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Developing a program for controlling pocket gophers

Roger A. Baldwin Published on 29 June 2012
Pocket gopher

Although many vertebrate pests cause problems in alfalfa, the most frequent offender is the pocket gopher (hereafter gopher; Thomomys spp.).

Gophers are short, stout burrowing rodents, usually six to eight inches in length. They spend most of their time below-ground where they use their front legs and large incisors to create extensive burrow systems.

Gophers will breed anywhere from one to three times per year. Therefore, continuous monitoring and control of gopher populations is needed to keep their numbers low.

Although gophers can breed at different times throughout the year, there is typically a pulse in reproduction toward early to mid-spring.

As such, control measures implemented before this reproductive pulse will often be more effective as there will be fewer gophers to control at that time.

Alfalfa damage by gophers
If left unchecked, gophers will cause extensive damage to alfalfa. This damage includes consumption of tap roots and above-ground vegetation that can result in reduced vigor or mortality of alfalfa plants, loss of irrigation water down burrow systems and chewing on underground drip lines.

Gopher mounds can result in additional problems including serving as weed seed beds, burying of plants and causing damage to farm equipment.

An effective management plan for gophers usually involves the use of multiple control methods (i.e., IPM). There are many combinations of control techniques that can be incorporated into an IPM program for gophers.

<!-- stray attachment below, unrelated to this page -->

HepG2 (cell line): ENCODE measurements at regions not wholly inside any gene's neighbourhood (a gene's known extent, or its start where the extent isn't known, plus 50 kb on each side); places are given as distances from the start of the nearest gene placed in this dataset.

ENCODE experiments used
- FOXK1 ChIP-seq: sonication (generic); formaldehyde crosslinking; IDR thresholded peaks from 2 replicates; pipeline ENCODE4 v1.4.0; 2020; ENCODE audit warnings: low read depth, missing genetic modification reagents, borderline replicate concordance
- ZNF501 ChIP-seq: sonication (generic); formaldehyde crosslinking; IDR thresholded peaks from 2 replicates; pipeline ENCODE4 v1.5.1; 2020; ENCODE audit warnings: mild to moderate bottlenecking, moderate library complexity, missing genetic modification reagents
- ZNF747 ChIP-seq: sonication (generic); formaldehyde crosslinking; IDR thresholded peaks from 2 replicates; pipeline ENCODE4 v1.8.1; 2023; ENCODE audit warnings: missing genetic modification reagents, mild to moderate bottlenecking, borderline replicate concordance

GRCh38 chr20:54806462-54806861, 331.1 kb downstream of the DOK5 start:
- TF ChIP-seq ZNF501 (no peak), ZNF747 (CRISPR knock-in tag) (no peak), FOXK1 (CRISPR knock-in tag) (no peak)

Keep in mind that with large gopher populations, multiple applications of these control techniques may be needed to eliminate an acceptable percentage (at least 70 percent) of the population.

Each grower will have a unique set of circumstances that will influence what is best for them. That being said, here are some of the most effective or most commonly used techniques for controlling gophers in alfalfa.

• Toxic baits – There are three primary toxicants for gopher control: strychnine, zinc phosphide and anticoagulants (e.g., chlorophacinone and diphacinone).

Both strychnine and zinc phosphide are considered acute toxicants. This means they kill after a single feeding. Strychnine comes in two concentrations in California: 0.5 percent and 1.8 percent.

gopher damage to alfalfa

The 0.5 percent concentration is typically used for hand baiting, while the 1.8 percent concentration is used both for hand baiting and in a burrow builder.

Zinc phosphide is also available for gopher control; it comes in a 2.0 percent concentration.